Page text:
Price announced for Microsoft’s first tablet

Microsoft‘s first tablet computer, the Surface, will start at $519 in Canada and $499 in the U.S. when it goes on sale Oct. 26. The price matches that of Apple‘s iPad, the most popular tablet computer, but the base model of the Surface has twice as much storage memory: 32 gigabytes. The screen is also […]

Microsoft‘s first tablet computer, the Surface, will start at $519 in Canada and $499 in the U.S. when it goes on sale Oct. 26.

The price matches that of Apple‘s iPad, the most popular tablet computer, but the base model of the Surface has twice as much storage memory: 32 gigabytes. The screen is also slightly larger.

The signature hardware feature of the tablet, a cover that doubles as a keyboard, will cost another $100, Microsoft Corp. said Tuesday. A step-up model for $699 has twice the memory, 64 GB, and includes a cover.

The launch of the Surface is an unusual move for Microsoft, which usually sells software to computer makers instead of making computers itself. It coincides with the launch of Windows 8, a version of the operating system that’s designed to work better on touch-screen computers and tablets.

Microsoft will be selling the tablet in its own stores in the U.S. and Canada and online in those countries, plus Australia, China, France, Germany, Hong Kong and the U.K.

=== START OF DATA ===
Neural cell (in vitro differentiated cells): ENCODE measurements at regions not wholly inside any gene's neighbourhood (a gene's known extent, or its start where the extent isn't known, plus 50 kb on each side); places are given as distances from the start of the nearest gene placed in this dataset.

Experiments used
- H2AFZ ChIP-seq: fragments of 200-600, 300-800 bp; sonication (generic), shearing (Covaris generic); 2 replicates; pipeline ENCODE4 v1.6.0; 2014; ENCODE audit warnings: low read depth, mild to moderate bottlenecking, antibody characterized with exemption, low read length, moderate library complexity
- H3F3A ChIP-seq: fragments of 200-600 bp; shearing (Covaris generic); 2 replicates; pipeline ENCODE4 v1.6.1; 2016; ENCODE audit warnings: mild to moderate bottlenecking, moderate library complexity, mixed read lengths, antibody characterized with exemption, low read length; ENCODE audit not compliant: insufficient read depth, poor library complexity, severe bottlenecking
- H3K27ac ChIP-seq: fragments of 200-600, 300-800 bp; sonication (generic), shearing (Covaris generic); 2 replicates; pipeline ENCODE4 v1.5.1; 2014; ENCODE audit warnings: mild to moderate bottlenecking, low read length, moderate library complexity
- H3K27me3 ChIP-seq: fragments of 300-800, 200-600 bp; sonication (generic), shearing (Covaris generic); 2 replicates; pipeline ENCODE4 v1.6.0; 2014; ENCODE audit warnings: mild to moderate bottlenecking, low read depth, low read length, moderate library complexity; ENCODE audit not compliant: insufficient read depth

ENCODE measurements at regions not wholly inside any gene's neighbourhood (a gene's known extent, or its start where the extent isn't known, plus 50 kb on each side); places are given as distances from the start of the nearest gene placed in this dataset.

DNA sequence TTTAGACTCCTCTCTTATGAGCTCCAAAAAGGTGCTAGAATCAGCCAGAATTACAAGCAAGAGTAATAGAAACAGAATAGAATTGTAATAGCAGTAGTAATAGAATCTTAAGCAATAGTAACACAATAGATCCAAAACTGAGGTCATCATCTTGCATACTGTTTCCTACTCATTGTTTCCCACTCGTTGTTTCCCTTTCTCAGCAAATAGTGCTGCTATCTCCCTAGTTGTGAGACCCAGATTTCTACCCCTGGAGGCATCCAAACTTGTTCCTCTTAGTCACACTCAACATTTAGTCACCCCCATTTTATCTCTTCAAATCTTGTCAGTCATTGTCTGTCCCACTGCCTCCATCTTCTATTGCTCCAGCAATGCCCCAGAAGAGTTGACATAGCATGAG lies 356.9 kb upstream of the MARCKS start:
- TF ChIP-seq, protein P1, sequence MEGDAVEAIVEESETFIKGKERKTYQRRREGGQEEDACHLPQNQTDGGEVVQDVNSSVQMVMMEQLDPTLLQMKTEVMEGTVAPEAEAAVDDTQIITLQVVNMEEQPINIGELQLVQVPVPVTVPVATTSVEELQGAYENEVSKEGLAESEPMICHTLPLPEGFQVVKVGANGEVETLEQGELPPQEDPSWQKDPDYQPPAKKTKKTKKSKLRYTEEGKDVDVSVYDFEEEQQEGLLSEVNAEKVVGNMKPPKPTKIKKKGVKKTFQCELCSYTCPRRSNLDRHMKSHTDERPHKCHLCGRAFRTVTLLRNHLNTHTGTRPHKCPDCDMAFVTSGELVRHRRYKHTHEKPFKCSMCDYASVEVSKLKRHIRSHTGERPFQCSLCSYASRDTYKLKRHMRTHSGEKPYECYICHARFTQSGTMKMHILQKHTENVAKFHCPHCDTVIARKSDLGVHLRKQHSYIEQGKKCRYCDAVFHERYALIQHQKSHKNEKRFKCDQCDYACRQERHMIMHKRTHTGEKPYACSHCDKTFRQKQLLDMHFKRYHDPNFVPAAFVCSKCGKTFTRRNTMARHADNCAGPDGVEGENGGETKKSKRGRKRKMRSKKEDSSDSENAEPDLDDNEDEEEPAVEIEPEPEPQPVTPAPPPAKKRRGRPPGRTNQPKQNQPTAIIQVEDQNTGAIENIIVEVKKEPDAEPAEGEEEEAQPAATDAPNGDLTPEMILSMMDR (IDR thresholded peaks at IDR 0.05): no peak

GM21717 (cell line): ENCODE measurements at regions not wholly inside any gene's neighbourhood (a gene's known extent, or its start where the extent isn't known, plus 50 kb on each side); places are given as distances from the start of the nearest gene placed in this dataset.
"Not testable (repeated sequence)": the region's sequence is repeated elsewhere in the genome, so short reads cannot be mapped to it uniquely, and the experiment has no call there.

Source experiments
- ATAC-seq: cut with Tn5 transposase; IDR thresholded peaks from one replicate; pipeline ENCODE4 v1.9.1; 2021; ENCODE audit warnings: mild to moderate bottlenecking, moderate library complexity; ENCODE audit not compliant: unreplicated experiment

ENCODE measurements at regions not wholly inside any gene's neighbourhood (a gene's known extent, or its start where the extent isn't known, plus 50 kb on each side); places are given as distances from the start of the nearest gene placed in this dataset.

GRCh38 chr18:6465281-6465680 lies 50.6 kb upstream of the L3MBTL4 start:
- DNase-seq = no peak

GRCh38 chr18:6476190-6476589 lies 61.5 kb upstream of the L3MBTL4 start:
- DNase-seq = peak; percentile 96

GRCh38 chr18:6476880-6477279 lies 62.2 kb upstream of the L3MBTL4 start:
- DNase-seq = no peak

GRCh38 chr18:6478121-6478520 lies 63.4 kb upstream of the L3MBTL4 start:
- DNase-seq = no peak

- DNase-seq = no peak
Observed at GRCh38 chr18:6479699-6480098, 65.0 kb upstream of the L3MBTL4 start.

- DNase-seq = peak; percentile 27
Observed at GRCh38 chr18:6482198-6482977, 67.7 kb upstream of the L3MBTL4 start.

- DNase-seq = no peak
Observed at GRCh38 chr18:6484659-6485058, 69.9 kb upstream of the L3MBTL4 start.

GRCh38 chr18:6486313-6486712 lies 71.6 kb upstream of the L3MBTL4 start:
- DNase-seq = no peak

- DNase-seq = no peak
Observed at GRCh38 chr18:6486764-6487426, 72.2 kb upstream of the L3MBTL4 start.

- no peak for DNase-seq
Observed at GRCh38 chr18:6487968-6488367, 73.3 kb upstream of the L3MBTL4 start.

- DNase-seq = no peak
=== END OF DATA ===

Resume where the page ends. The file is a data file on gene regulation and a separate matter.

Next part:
The Touch Cover has a working, printed keyboard on its inside surface, but the “keys” don’t move when pushed. Microsoft will sell a separate Type Cover with keys that move for $130.

The first version of the Surface doesn’t have a regular Intel-style PC processor and won’t run regular PC software, but it does include a version of the Office suite. Microsoft plans to release another version of the Surface some months later with a more traditional processor and the ability to run regular Windows programs. It did not disclose prices for that model.

Media Articles

NBA extends agreement with BBTV

New deal includes global content management and optimization

Out-of-home spending up 5.5% in first six months of 2014

Digital leads the way as advertisers look to reach always-on consumers

Vubble provides video content you didn’t know you needed

The insight behind the anti-preference algorithm

Jones Media opens Montreal office

Former Rogers sales exec Marieve Lemay to handle Eastern Canada sales

Bonin Bough’s digital lessons for marketers

The Mondel─ôz marketer shares lessons from the front lines of digital marketing

Elle partners with Hudson’s Bay on shoppable videos

#Shopyourmood 'closes the loop' for editor Noreen Flanagan

CTV newsmagazine show suffers under low ad revenues

W5 gets reduced schedule, seven production jobs ended

Al Gore sues Al Jazeera America for unpaid millions

Suit alleges Qatar-based news agency owes big from acquisition of Current TV

What GroupM’s report says about Canada’s media market

A look at media spending forecasts and who's spending more